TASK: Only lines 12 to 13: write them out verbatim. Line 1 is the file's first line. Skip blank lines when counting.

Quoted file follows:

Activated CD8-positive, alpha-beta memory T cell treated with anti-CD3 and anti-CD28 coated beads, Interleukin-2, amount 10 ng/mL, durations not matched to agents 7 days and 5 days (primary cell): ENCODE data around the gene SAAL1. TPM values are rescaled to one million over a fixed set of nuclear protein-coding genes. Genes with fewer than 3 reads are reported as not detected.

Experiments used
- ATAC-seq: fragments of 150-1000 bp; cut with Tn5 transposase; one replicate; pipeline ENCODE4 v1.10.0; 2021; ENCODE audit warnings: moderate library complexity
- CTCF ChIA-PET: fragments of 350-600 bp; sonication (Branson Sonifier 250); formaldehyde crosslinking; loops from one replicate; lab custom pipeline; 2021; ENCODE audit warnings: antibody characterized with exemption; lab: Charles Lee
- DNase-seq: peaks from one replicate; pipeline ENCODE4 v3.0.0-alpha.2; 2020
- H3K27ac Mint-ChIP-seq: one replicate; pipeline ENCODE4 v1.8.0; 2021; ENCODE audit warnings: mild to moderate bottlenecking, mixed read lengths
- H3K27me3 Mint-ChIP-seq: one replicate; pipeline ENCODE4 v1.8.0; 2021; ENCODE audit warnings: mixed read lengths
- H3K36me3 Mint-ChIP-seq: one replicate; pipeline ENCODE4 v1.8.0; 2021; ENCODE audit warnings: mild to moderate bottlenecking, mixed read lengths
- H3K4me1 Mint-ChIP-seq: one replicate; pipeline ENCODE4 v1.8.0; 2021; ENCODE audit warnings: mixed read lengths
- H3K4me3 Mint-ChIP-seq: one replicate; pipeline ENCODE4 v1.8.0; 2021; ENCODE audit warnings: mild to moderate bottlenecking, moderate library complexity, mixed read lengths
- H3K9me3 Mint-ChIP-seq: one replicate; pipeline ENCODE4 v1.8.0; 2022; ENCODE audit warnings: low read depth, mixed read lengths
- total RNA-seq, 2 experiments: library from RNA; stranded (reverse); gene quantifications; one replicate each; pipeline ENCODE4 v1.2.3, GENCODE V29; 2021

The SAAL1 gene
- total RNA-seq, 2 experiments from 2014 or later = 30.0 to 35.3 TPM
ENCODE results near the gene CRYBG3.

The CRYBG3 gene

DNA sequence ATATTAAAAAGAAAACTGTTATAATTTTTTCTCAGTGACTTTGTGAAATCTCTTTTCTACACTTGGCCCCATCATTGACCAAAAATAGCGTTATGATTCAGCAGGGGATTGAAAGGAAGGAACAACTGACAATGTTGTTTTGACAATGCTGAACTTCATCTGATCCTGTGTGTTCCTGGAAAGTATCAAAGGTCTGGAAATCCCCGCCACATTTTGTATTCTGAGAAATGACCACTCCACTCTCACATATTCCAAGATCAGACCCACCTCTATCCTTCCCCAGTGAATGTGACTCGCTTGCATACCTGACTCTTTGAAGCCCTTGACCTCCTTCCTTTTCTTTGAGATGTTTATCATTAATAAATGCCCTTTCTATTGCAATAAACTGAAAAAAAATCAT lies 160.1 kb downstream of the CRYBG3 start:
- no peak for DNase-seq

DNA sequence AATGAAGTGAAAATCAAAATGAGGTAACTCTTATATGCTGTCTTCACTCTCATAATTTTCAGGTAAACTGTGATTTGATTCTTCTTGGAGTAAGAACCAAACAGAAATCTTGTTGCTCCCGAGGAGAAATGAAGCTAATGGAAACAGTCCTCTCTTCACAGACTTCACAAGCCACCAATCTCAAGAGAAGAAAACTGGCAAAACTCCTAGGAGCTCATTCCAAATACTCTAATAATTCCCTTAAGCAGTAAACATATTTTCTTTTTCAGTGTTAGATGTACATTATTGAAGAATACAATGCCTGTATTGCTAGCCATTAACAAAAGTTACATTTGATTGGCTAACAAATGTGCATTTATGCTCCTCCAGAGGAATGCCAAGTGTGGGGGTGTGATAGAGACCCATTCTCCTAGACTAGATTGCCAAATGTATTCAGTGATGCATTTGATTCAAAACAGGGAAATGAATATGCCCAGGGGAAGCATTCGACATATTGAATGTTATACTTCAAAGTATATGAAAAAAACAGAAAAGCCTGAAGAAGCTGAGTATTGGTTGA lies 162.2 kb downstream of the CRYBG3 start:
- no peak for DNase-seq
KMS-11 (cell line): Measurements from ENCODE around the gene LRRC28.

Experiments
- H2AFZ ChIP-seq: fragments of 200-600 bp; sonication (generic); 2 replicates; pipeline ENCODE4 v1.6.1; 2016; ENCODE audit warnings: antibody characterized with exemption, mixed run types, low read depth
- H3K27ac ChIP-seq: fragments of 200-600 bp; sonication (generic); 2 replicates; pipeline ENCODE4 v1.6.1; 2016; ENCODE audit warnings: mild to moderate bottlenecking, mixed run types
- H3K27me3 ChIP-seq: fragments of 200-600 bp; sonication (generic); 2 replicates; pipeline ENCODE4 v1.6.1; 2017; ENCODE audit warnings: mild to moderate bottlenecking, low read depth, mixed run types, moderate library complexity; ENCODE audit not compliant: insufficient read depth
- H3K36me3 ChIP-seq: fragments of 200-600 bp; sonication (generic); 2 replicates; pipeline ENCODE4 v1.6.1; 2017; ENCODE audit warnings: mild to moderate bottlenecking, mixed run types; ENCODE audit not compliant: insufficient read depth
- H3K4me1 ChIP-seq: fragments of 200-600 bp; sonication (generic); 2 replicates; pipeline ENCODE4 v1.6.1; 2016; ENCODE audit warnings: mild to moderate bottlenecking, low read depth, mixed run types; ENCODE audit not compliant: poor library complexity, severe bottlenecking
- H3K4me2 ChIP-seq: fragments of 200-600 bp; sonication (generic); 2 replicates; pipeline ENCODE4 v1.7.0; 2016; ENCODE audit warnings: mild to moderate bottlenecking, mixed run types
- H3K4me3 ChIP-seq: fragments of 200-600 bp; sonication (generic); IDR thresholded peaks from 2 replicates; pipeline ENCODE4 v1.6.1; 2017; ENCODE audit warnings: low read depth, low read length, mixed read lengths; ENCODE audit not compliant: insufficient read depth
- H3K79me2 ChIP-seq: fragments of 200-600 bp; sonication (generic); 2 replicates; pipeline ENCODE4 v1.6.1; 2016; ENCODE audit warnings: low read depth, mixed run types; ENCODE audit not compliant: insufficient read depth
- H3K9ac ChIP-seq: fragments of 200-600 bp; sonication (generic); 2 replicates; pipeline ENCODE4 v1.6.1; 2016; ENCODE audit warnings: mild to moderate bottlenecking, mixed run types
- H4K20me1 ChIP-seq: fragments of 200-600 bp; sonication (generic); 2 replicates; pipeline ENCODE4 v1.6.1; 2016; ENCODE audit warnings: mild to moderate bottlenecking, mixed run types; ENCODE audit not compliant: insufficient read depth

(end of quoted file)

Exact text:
- total RNA-seq, 2 experiments: library from RNA; stranded (reverse); gene quantifications; one replicate each; pipeline ENCODE4 v1.2.3, GENCODE V29; 2021

The SAAL1 gene